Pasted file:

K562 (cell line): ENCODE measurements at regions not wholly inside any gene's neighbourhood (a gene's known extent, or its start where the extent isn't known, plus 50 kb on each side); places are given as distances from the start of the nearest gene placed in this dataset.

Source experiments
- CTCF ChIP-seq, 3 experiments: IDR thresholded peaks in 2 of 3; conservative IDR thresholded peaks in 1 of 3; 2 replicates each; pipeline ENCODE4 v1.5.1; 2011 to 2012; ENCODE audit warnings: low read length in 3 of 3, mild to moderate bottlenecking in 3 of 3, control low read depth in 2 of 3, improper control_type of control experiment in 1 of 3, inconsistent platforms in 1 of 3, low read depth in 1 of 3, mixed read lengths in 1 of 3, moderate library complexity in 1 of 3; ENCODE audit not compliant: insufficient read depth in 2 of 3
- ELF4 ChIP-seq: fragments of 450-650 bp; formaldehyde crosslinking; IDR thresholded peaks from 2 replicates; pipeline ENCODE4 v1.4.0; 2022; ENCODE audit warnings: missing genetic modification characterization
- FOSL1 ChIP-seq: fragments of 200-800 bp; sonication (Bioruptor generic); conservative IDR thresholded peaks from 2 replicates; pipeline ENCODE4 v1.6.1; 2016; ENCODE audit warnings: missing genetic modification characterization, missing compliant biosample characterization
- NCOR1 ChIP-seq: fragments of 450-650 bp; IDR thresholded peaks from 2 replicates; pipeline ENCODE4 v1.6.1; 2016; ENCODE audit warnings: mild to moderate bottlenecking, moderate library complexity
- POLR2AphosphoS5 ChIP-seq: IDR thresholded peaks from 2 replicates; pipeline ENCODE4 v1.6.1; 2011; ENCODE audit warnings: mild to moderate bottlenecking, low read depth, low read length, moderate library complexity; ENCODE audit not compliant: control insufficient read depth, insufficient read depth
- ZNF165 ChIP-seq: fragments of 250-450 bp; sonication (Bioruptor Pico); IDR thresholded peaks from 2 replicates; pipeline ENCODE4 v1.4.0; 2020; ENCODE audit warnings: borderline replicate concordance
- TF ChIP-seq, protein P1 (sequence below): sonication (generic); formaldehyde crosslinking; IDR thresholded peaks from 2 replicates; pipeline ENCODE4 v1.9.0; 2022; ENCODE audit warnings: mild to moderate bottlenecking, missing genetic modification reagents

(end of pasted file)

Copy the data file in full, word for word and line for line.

K562 (cell line): ENCODE measurements at regions not wholly inside any gene's neighbourhood (a gene's known extent, or its start where the extent isn't known, plus 50 kb on each side); places are given as distances from the start of the nearest gene placed in this dataset.

Source experiments
- CTCF ChIP-seq, 3 experiments: IDR thresholded peaks in 2 of 3; conservative IDR thresholded peaks in 1 of 3; 2 replicates each; pipeline ENCODE4 v1.5.1; 2011 to 2012; ENCODE audit warnings: low read length in 3 of 3, mild to moderate bottlenecking in 3 of 3, control low read depth in 2 of 3, improper control_type of control experiment in 1 of 3, inconsistent platforms in 1 of 3, low read depth in 1 of 3, mixed read lengths in 1 of 3, moderate library complexity in 1 of 3; ENCODE audit not compliant: insufficient read depth in 2 of 3
- ELF4 ChIP-seq: fragments of 450-650 bp; formaldehyde crosslinking; IDR thresholded peaks from 2 replicates; pipeline ENCODE4 v1.4.0; 2022; ENCODE audit warnings: missing genetic modification characterization
- FOSL1 ChIP-seq: fragments of 200-800 bp; sonication (Bioruptor generic); conservative IDR thresholded peaks from 2 replicates; pipeline ENCODE4 v1.6.1; 2016; ENCODE audit warnings: missing genetic modification characterization, missing compliant biosample characterization
- NCOR1 ChIP-seq: fragments of 450-650 bp; IDR thresholded peaks from 2 replicates; pipeline ENCODE4 v1.6.1; 2016; ENCODE audit warnings: mild to moderate bottlenecking, moderate library complexity
- POLR2AphosphoS5 ChIP-seq: IDR thresholded peaks from 2 replicates; pipeline ENCODE4 v1.6.1; 2011; ENCODE audit warnings: mild to moderate bottlenecking, low read depth, low read length, moderate library complexity; ENCODE audit not compliant: control insufficient read depth, insufficient read depth
- ZNF165 ChIP-seq: fragments of 250-450 bp; sonication (Bioruptor Pico); IDR thresholded peaks from 2 replicates; pipeline ENCODE4 v1.4.0; 2020; ENCODE audit warnings: borderline replicate concordance
- TF ChIP-seq, protein P1 (sequence below): sonication (generic); formaldehyde crosslinking; IDR thresholded peaks from 2 replicates; pipeline ENCODE4 v1.9.0; 2022; ENCODE audit warnings: mild to moderate bottlenecking, missing genetic modification reagents